i see this has been resolved, however i just wanted to mention that i remember seeing he Little Mermaid first when i was a babysitter at about 12 yrs old. I LOVED it, especially the music and i bought the soundtrack.

however, having seen it again recently, it irked me more than any other disney movie. ariel wants to change everything about herself to get a man.

from personal experience i must say that i loved to dream about things like this, AND they affected me in such a negative way and took more than a decade to get past this way of thinking.

Hi J.,
We limited what our kids watched quit a bit also, but mostly for language, violence, and that sort of thing. My kids didn't really have that much interest in T.V. growing up, because we were always too busy with activities to have T.V. eat up so much of our lives. My thoughts on the "Disney" portrayal of women, yah it's stupid and offensive most of the time, however if you watch it with her and continue to teach her the values that you have about women than she is sure to come out unscathed after a few viewings. It's harder on a kid I think to be so sheltered from everything especially when all of her other friends are talking about it. Kids tend to get resentful if there is to much prohibiting going on, and besides they don't learn much about life that way. How is she going to learn to interact with people in the real world, if she has no basis for comparison, or has not learned to formulate her own opinions about things. Rather than prohibit, find the good message in the movie and teach her that, I'm sure you can find something good about the "Little Mermaid". You could also, find the book in the libarary, and read her the original, and compare and contrast it. Have fun exploring life together, I did with mine, and I have two of the nicest, well adjusted, independent thinking, intelligent kids on the planet.

Sounds like you already have your mind up...sell the movie on ebay.

ok, so I never quite understood why my other parent-friends restricted animated (I don't say Disney, because Shrek is not Disney) movies for their little ones. You list your reasons very well, but I always taught my kids right from wrong and the morals that I want them to carry around with them... I did not pop in a movie and tell them to learn it from there. (This is one reason why I don't like veggie-tales or similar) I have one friend that won't let her children watch Mermaid because there is a witch in it. One that won't let her kids watch it because it's a mermaid, therefore unrealistic... come on! Another who says that it shows that it's ok for a child to rebel against their parents! I say it's a cartoon and therefore just entertainment. It's a parent's job to decipher what a child should grasp out of a cartoon. If you don't agree with it, don't let her watch it, but I say go to the library or borrow from someone if you don't want to open the one you have for returning purposes and watch it to decide.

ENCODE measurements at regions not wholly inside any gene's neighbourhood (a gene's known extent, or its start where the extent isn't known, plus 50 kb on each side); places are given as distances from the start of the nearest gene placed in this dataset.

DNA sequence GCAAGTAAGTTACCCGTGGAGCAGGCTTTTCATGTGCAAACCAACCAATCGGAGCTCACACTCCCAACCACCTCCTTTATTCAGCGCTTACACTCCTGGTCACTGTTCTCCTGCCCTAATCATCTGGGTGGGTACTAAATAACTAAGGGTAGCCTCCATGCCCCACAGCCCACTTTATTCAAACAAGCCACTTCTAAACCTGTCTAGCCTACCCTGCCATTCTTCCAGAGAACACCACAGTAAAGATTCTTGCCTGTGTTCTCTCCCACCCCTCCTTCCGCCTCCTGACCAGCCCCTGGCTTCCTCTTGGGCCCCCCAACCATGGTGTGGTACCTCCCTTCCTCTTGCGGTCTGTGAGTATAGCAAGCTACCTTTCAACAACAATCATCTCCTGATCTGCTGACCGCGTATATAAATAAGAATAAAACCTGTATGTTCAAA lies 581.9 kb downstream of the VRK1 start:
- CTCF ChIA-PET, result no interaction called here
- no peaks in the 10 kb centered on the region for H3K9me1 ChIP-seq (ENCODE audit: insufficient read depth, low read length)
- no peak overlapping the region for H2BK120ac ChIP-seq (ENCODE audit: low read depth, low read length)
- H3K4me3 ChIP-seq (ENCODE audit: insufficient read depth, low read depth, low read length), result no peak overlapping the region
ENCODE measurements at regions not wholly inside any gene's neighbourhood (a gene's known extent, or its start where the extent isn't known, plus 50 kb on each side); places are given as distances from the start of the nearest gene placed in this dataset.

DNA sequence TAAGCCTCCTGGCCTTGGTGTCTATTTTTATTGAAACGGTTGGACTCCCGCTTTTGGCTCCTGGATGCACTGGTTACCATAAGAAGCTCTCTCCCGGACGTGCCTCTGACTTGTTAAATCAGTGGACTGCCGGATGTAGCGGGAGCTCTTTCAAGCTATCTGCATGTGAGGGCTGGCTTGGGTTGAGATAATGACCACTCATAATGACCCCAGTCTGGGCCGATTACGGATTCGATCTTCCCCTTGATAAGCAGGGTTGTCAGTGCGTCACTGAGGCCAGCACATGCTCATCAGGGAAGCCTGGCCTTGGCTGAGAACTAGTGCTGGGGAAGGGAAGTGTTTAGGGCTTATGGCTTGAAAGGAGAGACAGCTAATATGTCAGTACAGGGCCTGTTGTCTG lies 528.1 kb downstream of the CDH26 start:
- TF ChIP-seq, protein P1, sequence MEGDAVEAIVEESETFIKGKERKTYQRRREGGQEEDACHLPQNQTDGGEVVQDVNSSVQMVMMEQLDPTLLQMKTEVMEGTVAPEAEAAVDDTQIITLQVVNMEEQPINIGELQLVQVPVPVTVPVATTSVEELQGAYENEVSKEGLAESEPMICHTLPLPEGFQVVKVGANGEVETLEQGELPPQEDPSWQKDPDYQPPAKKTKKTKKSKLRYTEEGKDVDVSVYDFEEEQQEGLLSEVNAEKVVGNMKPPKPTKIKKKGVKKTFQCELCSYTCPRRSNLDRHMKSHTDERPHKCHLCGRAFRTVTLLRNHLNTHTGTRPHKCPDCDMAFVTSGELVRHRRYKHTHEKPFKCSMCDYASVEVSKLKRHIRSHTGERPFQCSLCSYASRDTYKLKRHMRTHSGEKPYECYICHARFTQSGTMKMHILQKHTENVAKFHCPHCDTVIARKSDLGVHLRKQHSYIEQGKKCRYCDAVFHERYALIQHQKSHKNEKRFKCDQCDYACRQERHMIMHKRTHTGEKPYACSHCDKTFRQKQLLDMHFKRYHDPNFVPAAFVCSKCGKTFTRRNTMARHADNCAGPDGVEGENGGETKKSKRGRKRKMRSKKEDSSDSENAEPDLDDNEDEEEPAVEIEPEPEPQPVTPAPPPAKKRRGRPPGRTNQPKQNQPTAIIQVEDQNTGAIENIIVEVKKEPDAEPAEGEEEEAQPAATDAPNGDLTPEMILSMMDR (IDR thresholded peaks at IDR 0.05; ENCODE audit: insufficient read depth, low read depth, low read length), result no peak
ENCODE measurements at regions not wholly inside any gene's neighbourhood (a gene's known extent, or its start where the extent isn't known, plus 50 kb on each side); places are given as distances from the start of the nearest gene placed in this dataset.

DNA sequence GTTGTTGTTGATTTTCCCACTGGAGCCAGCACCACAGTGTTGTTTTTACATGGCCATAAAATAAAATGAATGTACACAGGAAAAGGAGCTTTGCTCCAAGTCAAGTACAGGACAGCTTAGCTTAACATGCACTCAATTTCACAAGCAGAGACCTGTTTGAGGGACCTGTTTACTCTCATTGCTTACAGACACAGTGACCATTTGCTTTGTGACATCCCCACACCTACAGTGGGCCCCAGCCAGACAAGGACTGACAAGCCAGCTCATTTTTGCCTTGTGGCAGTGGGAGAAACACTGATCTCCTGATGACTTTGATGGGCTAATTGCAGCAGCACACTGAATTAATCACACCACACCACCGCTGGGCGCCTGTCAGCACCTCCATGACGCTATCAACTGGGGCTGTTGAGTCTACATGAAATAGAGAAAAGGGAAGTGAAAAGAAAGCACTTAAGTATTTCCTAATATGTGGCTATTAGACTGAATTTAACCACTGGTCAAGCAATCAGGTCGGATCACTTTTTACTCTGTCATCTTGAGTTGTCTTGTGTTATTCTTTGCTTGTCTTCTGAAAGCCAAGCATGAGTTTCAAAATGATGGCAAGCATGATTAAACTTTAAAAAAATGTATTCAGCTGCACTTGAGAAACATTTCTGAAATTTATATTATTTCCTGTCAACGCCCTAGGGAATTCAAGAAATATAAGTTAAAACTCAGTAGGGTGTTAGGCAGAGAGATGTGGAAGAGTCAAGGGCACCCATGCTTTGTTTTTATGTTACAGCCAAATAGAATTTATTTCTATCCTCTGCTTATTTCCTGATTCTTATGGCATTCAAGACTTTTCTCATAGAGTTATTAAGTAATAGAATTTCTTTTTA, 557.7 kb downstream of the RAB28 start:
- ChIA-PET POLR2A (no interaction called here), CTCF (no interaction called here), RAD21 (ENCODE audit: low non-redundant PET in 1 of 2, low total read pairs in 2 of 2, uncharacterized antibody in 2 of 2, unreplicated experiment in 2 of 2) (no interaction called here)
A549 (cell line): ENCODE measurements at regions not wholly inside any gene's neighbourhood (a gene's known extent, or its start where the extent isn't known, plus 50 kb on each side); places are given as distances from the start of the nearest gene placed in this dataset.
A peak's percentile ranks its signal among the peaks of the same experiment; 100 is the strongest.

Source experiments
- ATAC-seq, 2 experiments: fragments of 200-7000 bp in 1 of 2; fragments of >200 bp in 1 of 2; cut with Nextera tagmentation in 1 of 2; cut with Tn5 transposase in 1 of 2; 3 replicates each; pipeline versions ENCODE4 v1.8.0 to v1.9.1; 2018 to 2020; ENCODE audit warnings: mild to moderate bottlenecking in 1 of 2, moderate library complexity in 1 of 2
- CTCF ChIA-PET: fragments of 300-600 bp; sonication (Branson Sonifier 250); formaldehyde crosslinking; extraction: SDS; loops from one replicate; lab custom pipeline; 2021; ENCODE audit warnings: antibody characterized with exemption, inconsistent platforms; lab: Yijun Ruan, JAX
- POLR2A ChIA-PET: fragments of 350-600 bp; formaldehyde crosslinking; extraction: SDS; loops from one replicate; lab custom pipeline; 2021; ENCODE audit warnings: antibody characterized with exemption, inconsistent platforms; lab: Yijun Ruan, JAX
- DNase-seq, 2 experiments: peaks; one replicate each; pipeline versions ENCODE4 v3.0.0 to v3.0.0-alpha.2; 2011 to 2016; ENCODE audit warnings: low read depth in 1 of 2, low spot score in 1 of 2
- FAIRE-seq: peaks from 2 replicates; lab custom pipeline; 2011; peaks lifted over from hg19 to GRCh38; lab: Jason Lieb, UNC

With that said, I LOVE The Little Mermaid and have since it first came out. I was 11. I have watched it yearly AT LEAST since then, and I have the soundtrack and listen to that regularly despite my boys protests! I'm actually very excited that now that I have a girl I can share my love for Ariel and her story with her when she's a bit older. (she's only an infant now so no tv!) I even have toys that I have collected, dolls and such to pass on to her!
I hope you get to share The Little Mermaid with your daughter, but ultimately it's your choice, maybe just put it away for when she's older. :)

J.,

As far as image of a womans body she is going to see women that look like for lack of better words a blow up doll. She will see it in the stores on Barbie in the toy section and women in the store. I have a 6 year old daughter and she has never said anything about her body or anyone elses. Barbie and Ariel have boobs and so do we. If she sais something about it use it as education letting her know that someday she will also have them. I watched movies like that and it never impacted me in any way nor has it my daughter. . As far as prince charming let her know your husband is yours and she can see things are not like the cartoons. Hope this helps.

Hi J.
To go from PBS to The Little Mermaid, NO!! She has an inch thick waist, big boobs and sells her voice to a sea witch to get legs so the prince will fall in love with her.
Yeah the music is great and there is some humor but along with that it's all about a woman doing ANYTHING to get the guy! YUCK!
Stick with Clifford and those PBS shows for as long as you can. Goodluck!

Steph